/Two Leading Healthcare Tech Firms to establish blockchain based  new field of life data economics

Two Leading Healthcare Tech Firms to establish blockchain based  new field of life data economics

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Nebula Genomics and Longenisis, two leading firms in artificial intelligence and blockchain technology for healthcare, are developing a platform for the storage and exchange of genomic data, according to an announcement May 15. According to the release, they also aim to establish a new research field of “life data economics.”
Nebula Genomics is a San Francisco-based biotechnical company that uses blockchain to “build a marketplace” for clinical data. Longenesis is a Hong Kong-based partnership between Insilico Medicine and the Bitfury Group, which makes blockchain platforms for the exchange of health data.

The partners said they would apply artificial intelligence and blockchain technology to create a platform for individuals and biobanks to store, manage, and control access to genomic and other health data, including laboratory results. Researchers would be able to buy access to this data in a secure environment.

“By allowing individuals and large data providers such as biobanks to maintain ownership of their genomic data on our platform and profit from it, Nebula Genomics seeks to incentivize generation of genomic data. In doing so, we will gather the data on a single network where it can be conveniently and securely accessed by researchers. In other words, we will make a marketplace that will create an equitable and efficient economy for genomic data.”

Longenesis, which itself is a partnership between Insilico Medicine, an AI company, and the Bitfury Group, a blockchain technology company, offers a similar online environment that instead of genomics focuses on longitudinal health data. “Our platforms complement one another very well,” Church said.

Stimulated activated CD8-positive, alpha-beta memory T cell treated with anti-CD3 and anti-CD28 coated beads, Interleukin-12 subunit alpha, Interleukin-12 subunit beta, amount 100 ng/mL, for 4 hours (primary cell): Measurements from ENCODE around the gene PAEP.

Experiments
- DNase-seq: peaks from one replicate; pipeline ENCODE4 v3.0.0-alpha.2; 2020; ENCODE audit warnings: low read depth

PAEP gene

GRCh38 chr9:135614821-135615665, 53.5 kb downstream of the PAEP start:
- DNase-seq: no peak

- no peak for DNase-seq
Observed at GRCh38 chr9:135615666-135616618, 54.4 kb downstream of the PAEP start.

The new partners said they would break down some of the silos that have long hindered this kind of data movement, brokering, and usage.

“Currently, acquiring genomic data is a slow and costly process, because researchers at pharma and biotech companies have to manually inquire about data availability, negotiate prices, sign contracts, and make payments. We will use smart contracts to automate data acquisition and make it several orders of magnitude faster,” Nebula Genomics Chief Security Officer and Cofounder Dennis Grishin said in a statement.

Earlier this month, a US-based life science research marketplace Scientist.com revealed a new blockchain platform called DataSmart. The blockchain-powered platform is reportedly designed to track and protect pharmaceutical data.

In April, US healthcare giant UnitedHealth Group announced a blockchain deployment to keep records up to date. The initiative aims to examine “how  sharing data across health care organizations on blockchain technology can improve data accuracy, streamline administration and improve access to care.”